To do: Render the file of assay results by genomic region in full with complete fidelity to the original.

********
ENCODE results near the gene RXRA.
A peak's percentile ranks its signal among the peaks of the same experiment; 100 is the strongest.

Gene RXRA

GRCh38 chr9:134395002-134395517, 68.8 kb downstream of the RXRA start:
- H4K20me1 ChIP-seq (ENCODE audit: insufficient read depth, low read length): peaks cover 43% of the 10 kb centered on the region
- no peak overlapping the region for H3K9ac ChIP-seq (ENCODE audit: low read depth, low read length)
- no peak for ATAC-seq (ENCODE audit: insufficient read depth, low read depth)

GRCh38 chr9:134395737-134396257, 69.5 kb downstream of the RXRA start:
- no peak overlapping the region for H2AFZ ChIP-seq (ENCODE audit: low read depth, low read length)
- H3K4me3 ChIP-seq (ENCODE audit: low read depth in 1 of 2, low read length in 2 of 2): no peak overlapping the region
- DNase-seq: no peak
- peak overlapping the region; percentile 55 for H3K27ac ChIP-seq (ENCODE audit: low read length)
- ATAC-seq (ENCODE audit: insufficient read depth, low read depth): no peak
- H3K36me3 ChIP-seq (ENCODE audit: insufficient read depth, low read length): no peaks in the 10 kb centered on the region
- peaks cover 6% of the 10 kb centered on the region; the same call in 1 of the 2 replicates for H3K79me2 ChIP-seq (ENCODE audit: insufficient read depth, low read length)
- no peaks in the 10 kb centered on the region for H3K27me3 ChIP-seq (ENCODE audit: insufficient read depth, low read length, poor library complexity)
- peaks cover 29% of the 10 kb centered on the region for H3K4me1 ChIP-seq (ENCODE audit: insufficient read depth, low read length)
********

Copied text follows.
ENCODE results near the gene RXRA.
A peak's percentile ranks its signal among the peaks of the same experiment; 100 is the strongest.

Gene RXRA

GRCh38 chr9:134395002-134395517, 68.8 kb downstream of the RXRA start:
- H4K20me1 ChIP-seq (ENCODE audit: insufficient read depth, low read length): peaks cover 43% of the 10 kb centered on the region
- no peak overlapping the region for H3K9ac ChIP-seq (ENCODE audit: low read depth, low read length)
- no peak for ATAC-seq (ENCODE audit: insufficient read depth, low read depth)

GRCh38 chr9:134395737-134396257, 69.5 kb downstream of the RXRA start:
- no peak overlapping the region for H2AFZ ChIP-seq (ENCODE audit: low read depth, low read length)
- H3K4me3 ChIP-seq (ENCODE audit: low read depth in 1 of 2, low read length in 2 of 2): no peak overlapping the region
- DNase-seq: no peak
- peak overlapping the region; percentile 55 for H3K27ac ChIP-seq (ENCODE audit: low read length)
- ATAC-seq (ENCODE audit: insufficient read depth, low read depth): no peak
- H3K36me3 ChIP-seq (ENCODE audit: insufficient read depth, low read length): no peaks in the 10 kb centered on the region
- peaks cover 6% of the 10 kb centered on the region; the same call in 1 of the 2 replicates for H3K79me2 ChIP-seq (ENCODE audit: insufficient read depth, low read length)
- no peaks in the 10 kb centered on the region for H3K27me3 ChIP-seq (ENCODE audit: insufficient read depth, low read length, poor library complexity)
- peaks cover 29% of the 10 kb centered on the region for H3K4me1 ChIP-seq (ENCODE audit: insufficient read depth, low read length)